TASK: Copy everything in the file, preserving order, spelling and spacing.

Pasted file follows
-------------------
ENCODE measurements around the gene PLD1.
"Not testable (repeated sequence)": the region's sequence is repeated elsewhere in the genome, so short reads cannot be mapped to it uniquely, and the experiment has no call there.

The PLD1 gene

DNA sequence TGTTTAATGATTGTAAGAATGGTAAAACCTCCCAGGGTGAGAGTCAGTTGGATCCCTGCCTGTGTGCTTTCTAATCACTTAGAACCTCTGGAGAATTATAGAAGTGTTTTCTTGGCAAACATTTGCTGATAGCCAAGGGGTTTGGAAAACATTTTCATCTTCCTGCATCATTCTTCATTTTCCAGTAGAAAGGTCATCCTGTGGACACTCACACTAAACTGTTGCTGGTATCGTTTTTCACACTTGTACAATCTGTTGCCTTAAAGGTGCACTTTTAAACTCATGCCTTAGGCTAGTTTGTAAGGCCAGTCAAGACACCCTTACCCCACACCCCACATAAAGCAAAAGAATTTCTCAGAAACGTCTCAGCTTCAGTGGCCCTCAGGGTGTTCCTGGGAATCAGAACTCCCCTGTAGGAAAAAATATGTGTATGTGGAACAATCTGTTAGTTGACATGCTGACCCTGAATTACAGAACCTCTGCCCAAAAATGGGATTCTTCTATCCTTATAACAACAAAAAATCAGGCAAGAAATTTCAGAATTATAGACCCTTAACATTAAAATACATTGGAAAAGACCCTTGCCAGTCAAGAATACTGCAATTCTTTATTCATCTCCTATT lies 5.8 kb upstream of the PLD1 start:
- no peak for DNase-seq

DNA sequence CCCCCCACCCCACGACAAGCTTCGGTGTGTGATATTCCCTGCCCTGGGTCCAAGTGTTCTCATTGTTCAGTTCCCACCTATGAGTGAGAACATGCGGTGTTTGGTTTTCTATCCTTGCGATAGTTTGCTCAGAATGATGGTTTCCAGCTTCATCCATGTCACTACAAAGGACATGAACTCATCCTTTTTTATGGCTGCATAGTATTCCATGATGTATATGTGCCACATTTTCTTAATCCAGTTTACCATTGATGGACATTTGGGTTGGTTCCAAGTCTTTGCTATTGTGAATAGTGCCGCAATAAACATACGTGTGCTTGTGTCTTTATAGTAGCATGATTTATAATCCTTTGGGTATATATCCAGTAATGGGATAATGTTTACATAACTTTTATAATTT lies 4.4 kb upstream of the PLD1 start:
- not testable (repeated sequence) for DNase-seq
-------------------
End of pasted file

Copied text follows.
ENCODE measurements around the gene PLD1.
"Not testable (repeated sequence)": the region's sequence is repeated elsewhere in the genome, so short reads cannot be mapped to it uniquely, and the experiment has no call there.

The PLD1 gene

DNA sequence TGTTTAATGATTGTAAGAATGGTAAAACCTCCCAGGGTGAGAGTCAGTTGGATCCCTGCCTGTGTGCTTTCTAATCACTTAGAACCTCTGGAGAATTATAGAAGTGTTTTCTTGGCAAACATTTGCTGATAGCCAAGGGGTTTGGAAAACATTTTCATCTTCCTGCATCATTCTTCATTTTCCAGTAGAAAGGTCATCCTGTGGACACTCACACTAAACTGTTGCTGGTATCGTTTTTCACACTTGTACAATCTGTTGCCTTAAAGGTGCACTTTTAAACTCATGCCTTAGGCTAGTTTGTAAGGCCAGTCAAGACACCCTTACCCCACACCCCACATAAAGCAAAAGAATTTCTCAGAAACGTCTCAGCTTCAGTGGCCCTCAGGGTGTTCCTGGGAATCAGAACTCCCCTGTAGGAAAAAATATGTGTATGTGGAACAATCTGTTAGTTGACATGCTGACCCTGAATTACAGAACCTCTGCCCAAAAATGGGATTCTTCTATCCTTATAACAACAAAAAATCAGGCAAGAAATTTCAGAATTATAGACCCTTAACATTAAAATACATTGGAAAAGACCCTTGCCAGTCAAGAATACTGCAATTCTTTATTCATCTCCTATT lies 5.8 kb upstream of the PLD1 start:
- no peak for DNase-seq

DNA sequence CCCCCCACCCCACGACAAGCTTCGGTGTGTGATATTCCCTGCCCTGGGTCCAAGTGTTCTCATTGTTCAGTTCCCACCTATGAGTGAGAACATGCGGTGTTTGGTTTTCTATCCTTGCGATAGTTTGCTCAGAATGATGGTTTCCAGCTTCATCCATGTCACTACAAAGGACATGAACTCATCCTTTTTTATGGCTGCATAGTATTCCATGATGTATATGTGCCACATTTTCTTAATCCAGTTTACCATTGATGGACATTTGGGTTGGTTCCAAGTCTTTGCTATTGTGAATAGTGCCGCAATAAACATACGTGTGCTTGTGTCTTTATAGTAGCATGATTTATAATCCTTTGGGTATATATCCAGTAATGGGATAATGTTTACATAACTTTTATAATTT lies 4.4 kb upstream of the PLD1 start:
- not testable (repeated sequence) for DNase-seq